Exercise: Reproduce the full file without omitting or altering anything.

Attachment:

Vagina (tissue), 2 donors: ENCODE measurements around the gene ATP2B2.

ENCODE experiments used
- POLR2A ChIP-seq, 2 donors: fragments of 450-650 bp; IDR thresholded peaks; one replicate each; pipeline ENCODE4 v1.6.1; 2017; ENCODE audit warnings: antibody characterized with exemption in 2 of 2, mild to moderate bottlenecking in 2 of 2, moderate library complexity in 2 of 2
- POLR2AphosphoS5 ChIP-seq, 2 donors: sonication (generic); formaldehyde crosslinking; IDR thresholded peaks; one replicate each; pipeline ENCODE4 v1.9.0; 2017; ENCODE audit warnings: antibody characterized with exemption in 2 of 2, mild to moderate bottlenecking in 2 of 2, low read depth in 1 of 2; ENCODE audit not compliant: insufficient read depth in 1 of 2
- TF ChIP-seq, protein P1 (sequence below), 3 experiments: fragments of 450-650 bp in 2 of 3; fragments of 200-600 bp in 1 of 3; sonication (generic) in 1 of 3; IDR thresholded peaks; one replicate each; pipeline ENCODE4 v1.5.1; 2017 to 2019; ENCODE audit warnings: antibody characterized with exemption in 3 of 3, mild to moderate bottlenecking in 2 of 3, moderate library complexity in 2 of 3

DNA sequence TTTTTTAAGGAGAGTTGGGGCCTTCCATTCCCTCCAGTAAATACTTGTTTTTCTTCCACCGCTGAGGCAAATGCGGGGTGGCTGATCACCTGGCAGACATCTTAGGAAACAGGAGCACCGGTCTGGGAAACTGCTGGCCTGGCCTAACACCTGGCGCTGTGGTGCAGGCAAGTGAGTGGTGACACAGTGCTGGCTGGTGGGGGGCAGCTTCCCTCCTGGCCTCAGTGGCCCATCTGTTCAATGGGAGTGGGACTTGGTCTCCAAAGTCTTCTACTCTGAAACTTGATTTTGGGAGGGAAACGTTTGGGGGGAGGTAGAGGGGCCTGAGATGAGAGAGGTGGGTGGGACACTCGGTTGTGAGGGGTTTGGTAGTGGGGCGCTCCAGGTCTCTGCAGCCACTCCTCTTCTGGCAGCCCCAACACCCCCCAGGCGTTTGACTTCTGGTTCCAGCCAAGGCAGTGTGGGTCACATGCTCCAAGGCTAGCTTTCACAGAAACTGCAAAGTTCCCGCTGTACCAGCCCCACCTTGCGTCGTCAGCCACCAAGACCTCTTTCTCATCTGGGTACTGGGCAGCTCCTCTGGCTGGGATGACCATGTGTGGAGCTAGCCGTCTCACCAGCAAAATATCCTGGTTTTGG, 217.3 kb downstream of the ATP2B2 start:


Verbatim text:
Vagina (tissue), 2 donors: ENCODE measurements around the gene ATP2B2.

ENCODE experiments used
- POLR2A ChIP-seq, 2 donors: fragments of 450-650 bp; IDR thresholded peaks; one replicate each; pipeline ENCODE4 v1.6.1; 2017; ENCODE audit warnings: antibody characterized with exemption in 2 of 2, mild to moderate bottlenecking in 2 of 2, moderate library complexity in 2 of 2
- POLR2AphosphoS5 ChIP-seq, 2 donors: sonication (generic); formaldehyde crosslinking; IDR thresholded peaks; one replicate each; pipeline ENCODE4 v1.9.0; 2017; ENCODE audit warnings: antibody characterized with exemption in 2 of 2, mild to moderate bottlenecking in 2 of 2, low read depth in 1 of 2; ENCODE audit not compliant: insufficient read depth in 1 of 2
- TF ChIP-seq, protein P1 (sequence below), 3 experiments: fragments of 450-650 bp in 2 of 3; fragments of 200-600 bp in 1 of 3; sonication (generic) in 1 of 3; IDR thresholded peaks; one replicate each; pipeline ENCODE4 v1.5.1; 2017 to 2019; ENCODE audit warnings: antibody characterized with exemption in 3 of 3, mild to moderate bottlenecking in 2 of 3, moderate library complexity in 2 of 3

DNA sequence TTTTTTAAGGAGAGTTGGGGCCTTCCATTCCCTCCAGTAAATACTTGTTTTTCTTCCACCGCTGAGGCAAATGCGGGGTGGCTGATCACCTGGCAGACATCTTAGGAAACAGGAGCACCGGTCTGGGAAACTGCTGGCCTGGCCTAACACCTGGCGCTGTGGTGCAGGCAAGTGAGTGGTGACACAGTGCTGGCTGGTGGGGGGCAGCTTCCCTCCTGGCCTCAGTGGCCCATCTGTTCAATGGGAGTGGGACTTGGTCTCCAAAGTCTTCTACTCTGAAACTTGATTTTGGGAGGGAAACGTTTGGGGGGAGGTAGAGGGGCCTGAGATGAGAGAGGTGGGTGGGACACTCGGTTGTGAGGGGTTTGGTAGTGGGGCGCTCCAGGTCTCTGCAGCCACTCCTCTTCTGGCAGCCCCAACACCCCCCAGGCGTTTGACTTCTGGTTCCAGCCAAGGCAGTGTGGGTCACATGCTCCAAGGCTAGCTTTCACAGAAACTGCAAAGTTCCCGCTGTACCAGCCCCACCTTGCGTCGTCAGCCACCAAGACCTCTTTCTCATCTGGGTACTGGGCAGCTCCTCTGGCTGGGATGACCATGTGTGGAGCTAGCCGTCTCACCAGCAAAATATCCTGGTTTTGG, 217.3 kb downstream of the ATP2B2 start: